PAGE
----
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|File:Mitsubishi i 1.jpg|
|Assembly||Mizushima plant, Kurashiki, Okayama, Japan|
|Body style(s)||5-door hatchback|
|Platform||Mitsubishi MR platform|
|Engine(s)||659 cc DOHC MIVEC 12v I3|
|Length||3,395 mm (133.7 in)|
|Width||1,475 mm (58.1 in)|
|Height||1,600 mm (63.0 in)|
|Curb weight||890–900 kg (1960–1985 lb)|
The Mitsubishi i (三菱・i Mitsubishi i?) is a kei car from Japanese automaker Mitsubishi Motors, first released in January 2006, twenty eight months after its debut at the 2003 Frankfurt Motor Show. It is the first four door automobile since the 1960s to employ a "rear midship" setup with the engine behind the passengers, in an attempt to improve safety and interior space without enlarging the overall exterior.
The innovative layout and styling of the i proved an immediate critical and commercial success, exceeding Mitsubishi's initial sales targets by 20 percent and winning thirteen awards in its first year. Although designed with the Japanese keijidōsha light automobile class in mind, the attention it generated led to its subsequent introduction in right hand drive markets in Asia, Oceania and Europe. It is also speculated to be the basis of the battery electric vehicle Mitsubishi has timetabled for introduction in 2010.
Concepts: i, Se-Ro
Two prototypes were exhibited during the car's development. The first was the "i" Concept, which debuted at the 60th Frankfurt Motor Show in 2003, and previewed the car's striking exterior. Motoring journalists were quick to seize on the distinctive silhouette, calling it "a very good egg", and a "crystal ball" with which to see the future of Mitsubishi. One reviewer even speculated it to be an allusion by the vehicle's French-born designer Olivier Boulay to the Renault 4CV, France's popular post-war "people's car" with which the i shared its four seat, rear-engined layout. Its styling was formally lauded when the i won the Grand Prize at the 50th anniversary Good Design Awards from the Japanese Ministry of Economy, Trade and Industry in October 2006, the first kei car to win the award.
Explaining the choice of name, the company claimed that "i" could represent the owner (I, the nominative personal pronoun) as an encouragement to personal expression, or innovation, intelligence and imagination, keywords in the car's development. It was also a play on the Japanese word for love, pronounced /ai/.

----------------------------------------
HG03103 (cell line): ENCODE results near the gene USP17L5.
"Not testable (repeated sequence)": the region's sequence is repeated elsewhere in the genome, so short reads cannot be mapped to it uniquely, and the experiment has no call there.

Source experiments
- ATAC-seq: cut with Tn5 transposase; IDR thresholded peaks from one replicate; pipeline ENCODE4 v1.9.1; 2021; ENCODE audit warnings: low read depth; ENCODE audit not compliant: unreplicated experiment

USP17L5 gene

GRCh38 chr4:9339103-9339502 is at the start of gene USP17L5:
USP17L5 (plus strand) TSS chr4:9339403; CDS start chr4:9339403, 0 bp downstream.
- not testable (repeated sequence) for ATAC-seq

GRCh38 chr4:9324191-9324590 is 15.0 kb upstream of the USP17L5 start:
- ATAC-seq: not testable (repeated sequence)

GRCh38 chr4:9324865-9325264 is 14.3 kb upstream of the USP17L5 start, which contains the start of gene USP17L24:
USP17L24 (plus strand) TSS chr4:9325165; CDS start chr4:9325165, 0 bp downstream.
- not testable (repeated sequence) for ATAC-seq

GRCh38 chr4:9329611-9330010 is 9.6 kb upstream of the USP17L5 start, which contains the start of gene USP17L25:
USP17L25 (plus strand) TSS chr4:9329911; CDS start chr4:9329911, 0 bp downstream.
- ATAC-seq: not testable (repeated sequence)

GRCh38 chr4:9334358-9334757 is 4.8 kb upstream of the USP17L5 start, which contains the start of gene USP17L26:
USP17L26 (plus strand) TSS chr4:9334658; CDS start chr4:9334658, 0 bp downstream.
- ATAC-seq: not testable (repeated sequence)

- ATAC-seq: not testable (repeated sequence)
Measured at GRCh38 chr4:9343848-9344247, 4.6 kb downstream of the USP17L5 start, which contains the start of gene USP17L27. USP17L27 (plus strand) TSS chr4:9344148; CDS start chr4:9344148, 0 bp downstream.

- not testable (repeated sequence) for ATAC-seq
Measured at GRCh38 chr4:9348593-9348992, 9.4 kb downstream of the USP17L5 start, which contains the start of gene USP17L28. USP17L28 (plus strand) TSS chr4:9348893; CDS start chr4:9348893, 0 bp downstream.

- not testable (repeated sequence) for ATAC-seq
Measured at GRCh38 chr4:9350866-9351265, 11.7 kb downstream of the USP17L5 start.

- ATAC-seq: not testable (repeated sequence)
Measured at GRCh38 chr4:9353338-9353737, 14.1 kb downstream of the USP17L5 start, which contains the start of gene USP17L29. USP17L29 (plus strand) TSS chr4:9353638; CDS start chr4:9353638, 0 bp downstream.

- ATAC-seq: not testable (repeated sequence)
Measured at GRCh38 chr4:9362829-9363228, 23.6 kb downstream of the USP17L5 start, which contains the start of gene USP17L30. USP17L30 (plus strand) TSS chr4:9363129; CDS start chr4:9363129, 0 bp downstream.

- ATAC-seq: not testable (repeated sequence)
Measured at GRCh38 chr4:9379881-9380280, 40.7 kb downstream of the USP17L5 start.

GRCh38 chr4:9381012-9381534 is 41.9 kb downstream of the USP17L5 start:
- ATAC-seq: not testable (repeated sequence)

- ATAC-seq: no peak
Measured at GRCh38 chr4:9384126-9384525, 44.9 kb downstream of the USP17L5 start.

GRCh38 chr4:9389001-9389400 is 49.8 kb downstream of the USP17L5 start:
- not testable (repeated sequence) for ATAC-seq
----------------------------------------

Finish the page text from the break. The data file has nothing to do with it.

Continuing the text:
The "i" Concept was powered by a 999 cc powerplant with the company's Mitsubishi Smart Idling (MSI) system, which turns off the engine automatically when the vehicle is stationary, and can restart it within 0.2 seconds. So equipped, Mitsubishi claimed the car was capable of fulfilling the "three litre initiative" for gasoline engines, meaning fuel consumption of no more than 3.0 litres per 100 kilometres (94.2 mpg, 78.4 U.S. mpg).
The second prototype, called the Se-Ro and exhibited at the 2003 Tokyo Motor Show, previewed the production model's more conventional mechanical underpinnings, despite having a more radical appearance which bore little resemblance to the final design. Instead, its polished aluminium body was styled to resemble a zeppelin or airship. The aviation theme continued with the name; Se-Ro, short for "secret room", was a veiled reference to the Mitsubishi Zero fighter aircraft of World War II.
Body and dimensions
A lightweight aluminium space frame structure and a rear-engined layout allowed Mitsubishi to incorporate a larger front crumple zone, in order to meet current safety legislation rrequirements without compromising interior space. With no powertrain in front of the driver, the designers were able to shorten the front overhang and lengthen the wheelbase to 2550 millimetres (100.4 in), giving greater legroom for passengers than many comparable kei cars whose wheelbase is typically 130–190 millimetres (5.1–7.5 in) less. The downside of this design was a reduction in cargo-carrying capacity, which was necessarily compromised by the engine's location in the rear.
The i has a "rear-midship" engine mounted just ahead of the rear axle, a highly unusual configuration in a small car where front-engine design has dominated since the 1970s. The 3B20 three cylinder powerplant has an aluminium cylinder block, a displacement of 659 cubic centimetres, and incorporates double overhead camshafts with MIVEC variable valve timing in the cylinder head. Initially only an intercooled and turbocharged engine was offered, until a naturally aspirated version was introduced for 2007. A four-speed automatic gearbox transmits power to the rear or all four wheels, depending on specification.